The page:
Montgomery County Hires Ulman To Cultivate Higher Ed Opportunities

Montgomery County Hires Ulman To Cultivate Higher Ed Opportunities

His firm, Margrave Strategies, was awarded a three-month contract

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Ken Ulman

Ken Ulman, a former Howard County executive and founder of the consulting firm Margrave Strategies.

Photo via Margrave Strategies

Former Howard County Executive Ken Ulman is known for his work with the University of Maryland, which hired him in 2014 to boost economic development in College Park.

Now, Montgomery County officials are hiring Ulman for a different task — luring the University System of Maryland and its flagship campus at College Park.

“We’ve had a lot of conversations with folks in the county about the desire to drive more higher education investment,” Ulman said in a phone interview on Tuesday. “Essentially, you have Montgomery County — an engine of innovation, a strong business community, but lacking a traditional four-year university.”

The Montgomery County Economic Development Corporation, a nonprofit public/private partnership tasked with spearheading business retention and growth, signed a contract with Ulman’s consulting firm, Margrave Strategies, on Sept. 19.

The three-month agreement, valued at $22,500, is for Margrave to market Montgomery County to the University of Maryland and the University System of Maryland as a site for future research institutes.

Neither institution responded to additional questions on Tuesday. Mike Lurie, a spokesman for the University System of Maryland, deferred to the University of Maryland. A spokeswoman there said she was working on the request, but did not provide additional information.

Historically, the University of Maryland has long held an interest in Montgomery County, whose border nearly touches College Park, Ulman said. Those conversations culminated in the establishment of The Universities at Shady Grove, a satellite campus for multiple Maryland universities that offers several degree programs.

But over the last few years, county officials have become increasingly interested in broadening the presence of academic research institutions, Ulman said.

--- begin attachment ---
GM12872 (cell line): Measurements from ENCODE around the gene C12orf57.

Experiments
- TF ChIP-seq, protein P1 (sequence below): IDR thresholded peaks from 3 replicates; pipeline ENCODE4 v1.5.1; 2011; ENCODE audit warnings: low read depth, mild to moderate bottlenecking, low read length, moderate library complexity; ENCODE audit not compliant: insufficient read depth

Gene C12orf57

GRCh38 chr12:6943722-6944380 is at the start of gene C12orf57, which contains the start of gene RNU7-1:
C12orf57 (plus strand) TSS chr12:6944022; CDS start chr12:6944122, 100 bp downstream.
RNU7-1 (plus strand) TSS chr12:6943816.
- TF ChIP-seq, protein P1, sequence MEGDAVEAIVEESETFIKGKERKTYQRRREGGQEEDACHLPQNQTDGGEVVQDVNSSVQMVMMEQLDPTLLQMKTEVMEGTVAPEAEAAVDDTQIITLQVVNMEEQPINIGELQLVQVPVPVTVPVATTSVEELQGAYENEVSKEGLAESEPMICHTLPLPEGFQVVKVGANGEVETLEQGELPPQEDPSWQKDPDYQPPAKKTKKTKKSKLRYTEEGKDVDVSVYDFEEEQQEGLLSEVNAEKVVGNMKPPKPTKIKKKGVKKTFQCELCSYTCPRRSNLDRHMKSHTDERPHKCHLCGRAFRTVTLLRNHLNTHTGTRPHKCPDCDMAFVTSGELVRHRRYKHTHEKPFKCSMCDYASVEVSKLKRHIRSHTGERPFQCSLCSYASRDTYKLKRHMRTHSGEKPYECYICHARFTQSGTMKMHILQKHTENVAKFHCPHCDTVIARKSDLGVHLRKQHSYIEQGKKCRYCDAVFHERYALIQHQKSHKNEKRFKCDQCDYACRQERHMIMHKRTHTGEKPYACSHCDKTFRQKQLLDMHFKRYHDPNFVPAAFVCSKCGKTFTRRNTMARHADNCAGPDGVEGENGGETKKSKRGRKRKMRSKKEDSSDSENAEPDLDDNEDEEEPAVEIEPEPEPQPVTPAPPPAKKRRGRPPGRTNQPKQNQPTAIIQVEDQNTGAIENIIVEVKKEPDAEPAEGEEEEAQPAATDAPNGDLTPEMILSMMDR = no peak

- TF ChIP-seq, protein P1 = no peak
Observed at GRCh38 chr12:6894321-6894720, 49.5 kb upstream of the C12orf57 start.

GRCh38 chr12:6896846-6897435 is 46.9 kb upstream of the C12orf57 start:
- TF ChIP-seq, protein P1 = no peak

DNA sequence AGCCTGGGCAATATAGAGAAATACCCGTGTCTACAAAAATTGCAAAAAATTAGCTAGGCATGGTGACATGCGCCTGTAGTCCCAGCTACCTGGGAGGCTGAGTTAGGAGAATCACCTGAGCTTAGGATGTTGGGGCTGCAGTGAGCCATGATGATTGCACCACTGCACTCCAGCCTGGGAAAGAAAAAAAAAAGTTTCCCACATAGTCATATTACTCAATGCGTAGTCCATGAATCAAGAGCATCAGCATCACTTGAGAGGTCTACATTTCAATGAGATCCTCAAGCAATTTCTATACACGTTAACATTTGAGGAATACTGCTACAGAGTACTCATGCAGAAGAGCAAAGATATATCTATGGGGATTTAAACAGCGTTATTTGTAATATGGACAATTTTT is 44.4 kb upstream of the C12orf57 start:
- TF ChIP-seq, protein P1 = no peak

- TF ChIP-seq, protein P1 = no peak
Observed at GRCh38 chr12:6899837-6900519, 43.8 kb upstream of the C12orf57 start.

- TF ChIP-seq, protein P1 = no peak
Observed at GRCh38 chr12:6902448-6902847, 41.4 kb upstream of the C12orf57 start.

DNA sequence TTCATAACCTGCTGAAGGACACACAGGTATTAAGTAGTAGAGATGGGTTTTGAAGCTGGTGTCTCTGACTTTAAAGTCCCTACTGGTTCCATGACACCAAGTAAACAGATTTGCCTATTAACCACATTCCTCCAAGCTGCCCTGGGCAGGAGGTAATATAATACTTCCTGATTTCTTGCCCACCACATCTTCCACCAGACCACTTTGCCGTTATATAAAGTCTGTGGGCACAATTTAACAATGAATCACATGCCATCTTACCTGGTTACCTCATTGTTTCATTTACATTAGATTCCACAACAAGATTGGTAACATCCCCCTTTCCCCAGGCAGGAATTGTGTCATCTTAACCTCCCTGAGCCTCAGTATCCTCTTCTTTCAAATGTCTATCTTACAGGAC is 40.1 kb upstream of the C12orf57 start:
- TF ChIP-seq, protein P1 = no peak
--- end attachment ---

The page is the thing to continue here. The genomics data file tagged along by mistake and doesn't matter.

Margrave Strategies is known for its work with universities and economic development in the jurisdictions that surround them. In May, the firm hired Bill Cole, former director of the Baltimore Development Corporation, who oversaw efforts to save the Preakness and reimagine Pimlico Race Course as a regional park with year-round programming.

The contract comes amid wider scrutiny of Montgomery County’s economic future and reports of stagnating growth. A 2018 study from Empower Montgomery, a nonprofit that advocates on transportation, education and economic development, made headlines after reporting that the county was home to fewer jobs in 2016 than in 2006.

Expanding higher education has been floated as a tool for economic development over the last few years by legislators and local businesses alike, said Sarah Miller, the vice president of strategy for MCEDC.

The county doesn’t have a dollar estimate for how much an institution might add to the local economy. But arguments for attracting new research programs run the gamut, from cultivating entrepreneurship to developing a talent pipeline for federal labs.

“There’s the job creation argument, there’s entrepreneurship, and there’s the tech talent portion,” Miller said. “And as the lead economic development agency, we’re interested in all of it.”n.

The University of Maryland was Ulman’s first client when he started Margrave Strategies following an unsuccessful run for lieutenant governor in 2014. In previous interviews, University of Maryland President Wallace Loh said he hired Ulman — who guided Howard County through the Great Recession — to transform College Park into a hub for startup companies.